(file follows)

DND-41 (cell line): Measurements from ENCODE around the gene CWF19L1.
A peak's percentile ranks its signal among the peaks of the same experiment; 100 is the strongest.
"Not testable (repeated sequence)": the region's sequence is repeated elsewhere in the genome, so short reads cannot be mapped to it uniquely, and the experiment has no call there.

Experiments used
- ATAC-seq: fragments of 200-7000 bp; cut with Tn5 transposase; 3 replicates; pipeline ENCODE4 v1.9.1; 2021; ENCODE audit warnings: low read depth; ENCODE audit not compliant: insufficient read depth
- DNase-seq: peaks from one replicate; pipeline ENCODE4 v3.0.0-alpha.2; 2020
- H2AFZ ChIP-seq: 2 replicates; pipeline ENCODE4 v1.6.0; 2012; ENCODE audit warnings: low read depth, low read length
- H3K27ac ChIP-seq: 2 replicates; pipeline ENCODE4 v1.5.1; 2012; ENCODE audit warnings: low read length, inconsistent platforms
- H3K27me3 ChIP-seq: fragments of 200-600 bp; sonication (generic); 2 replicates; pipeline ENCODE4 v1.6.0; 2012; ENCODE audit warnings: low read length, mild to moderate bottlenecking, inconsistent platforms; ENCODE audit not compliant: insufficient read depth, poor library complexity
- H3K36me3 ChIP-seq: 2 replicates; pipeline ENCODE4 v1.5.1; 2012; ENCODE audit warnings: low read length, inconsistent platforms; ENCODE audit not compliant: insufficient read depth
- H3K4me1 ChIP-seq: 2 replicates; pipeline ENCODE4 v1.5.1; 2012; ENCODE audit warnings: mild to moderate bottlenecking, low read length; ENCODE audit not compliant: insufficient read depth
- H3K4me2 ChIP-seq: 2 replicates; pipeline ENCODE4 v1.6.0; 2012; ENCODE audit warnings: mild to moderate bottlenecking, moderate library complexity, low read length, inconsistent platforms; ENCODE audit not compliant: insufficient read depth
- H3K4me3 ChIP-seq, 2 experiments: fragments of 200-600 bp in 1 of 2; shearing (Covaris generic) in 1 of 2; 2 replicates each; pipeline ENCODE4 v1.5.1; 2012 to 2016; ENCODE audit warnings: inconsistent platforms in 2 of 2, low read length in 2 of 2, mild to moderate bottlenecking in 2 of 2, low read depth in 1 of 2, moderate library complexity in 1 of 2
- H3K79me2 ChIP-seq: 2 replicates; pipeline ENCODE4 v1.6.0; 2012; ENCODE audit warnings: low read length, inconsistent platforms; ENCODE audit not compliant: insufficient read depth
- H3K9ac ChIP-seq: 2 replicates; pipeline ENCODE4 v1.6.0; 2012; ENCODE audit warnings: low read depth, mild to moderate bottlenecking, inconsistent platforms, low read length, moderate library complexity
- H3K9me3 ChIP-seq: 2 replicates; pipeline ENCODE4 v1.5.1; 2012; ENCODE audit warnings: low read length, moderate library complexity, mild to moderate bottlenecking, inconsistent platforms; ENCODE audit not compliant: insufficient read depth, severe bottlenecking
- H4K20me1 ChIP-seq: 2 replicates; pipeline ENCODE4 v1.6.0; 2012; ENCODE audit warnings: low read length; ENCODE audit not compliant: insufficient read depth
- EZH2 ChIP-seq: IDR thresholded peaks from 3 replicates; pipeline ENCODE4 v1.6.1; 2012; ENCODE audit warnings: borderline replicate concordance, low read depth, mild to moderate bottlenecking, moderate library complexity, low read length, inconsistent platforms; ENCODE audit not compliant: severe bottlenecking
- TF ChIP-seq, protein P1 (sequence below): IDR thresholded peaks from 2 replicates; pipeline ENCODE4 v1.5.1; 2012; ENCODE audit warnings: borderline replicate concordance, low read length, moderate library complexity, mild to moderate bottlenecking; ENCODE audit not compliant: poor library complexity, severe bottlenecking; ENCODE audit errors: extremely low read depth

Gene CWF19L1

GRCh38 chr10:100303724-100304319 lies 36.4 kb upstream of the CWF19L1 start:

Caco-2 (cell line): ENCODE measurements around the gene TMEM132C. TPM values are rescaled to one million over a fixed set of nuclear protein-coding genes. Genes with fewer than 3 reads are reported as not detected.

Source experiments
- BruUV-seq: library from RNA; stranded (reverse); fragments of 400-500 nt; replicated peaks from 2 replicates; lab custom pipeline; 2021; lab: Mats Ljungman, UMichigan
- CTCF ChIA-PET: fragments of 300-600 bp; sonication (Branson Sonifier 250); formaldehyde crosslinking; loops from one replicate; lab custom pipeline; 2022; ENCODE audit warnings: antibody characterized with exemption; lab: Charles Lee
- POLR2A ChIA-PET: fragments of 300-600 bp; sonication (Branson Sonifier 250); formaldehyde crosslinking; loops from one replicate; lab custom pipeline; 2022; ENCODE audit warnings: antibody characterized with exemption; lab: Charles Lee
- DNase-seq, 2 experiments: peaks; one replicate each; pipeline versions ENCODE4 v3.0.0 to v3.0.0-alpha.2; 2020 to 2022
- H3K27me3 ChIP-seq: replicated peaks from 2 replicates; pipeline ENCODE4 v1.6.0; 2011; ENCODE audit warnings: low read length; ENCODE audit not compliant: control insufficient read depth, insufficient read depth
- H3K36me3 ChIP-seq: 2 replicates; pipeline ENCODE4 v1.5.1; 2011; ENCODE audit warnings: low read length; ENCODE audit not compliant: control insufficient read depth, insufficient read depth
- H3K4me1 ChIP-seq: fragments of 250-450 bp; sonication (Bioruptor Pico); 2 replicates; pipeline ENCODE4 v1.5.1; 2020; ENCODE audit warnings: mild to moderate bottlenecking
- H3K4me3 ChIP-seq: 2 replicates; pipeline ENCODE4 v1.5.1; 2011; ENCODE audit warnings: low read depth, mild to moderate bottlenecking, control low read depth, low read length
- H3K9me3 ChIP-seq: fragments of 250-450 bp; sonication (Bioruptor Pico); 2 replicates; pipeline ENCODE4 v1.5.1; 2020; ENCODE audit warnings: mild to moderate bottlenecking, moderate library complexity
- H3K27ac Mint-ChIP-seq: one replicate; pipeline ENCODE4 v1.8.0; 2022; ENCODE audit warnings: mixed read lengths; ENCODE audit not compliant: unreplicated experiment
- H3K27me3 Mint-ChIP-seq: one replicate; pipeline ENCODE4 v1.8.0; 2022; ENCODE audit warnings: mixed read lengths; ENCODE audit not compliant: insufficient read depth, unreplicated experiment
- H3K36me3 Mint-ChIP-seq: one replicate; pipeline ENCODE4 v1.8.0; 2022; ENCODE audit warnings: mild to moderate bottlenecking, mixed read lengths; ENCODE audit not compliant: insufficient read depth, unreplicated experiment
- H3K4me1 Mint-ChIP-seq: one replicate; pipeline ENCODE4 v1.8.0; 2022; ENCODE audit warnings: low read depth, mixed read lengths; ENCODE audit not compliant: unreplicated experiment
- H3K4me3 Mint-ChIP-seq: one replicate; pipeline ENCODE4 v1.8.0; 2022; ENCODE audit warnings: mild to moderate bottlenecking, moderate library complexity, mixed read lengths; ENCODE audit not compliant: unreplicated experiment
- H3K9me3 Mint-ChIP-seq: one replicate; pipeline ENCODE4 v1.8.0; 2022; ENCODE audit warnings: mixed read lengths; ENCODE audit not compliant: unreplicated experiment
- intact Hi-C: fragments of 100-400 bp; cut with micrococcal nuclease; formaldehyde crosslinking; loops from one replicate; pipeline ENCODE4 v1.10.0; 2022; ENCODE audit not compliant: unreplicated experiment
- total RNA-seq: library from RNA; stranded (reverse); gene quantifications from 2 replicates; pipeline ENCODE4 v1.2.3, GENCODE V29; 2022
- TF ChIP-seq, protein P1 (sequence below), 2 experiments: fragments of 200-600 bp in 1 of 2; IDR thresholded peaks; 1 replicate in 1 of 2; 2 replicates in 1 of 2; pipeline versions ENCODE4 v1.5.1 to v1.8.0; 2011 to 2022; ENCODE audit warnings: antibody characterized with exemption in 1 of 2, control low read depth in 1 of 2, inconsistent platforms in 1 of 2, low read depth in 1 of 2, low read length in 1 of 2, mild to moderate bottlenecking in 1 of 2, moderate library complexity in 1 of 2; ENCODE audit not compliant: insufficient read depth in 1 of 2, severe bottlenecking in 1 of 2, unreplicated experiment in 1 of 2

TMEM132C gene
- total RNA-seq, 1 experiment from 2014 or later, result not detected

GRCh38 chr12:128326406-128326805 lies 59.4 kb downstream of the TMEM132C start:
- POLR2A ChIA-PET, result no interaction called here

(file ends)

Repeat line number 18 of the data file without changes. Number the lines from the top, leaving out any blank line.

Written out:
- EZH2 ChIP-seq: IDR thresholded peaks from 3 replicates; pipeline ENCODE4 v1.6.1; 2012; ENCODE audit warnings: borderline replicate concordance, low read depth, mild to moderate bottlenecking, moderate library complexity, low read length, inconsistent platforms; ENCODE audit not compliant: severe bottlenecking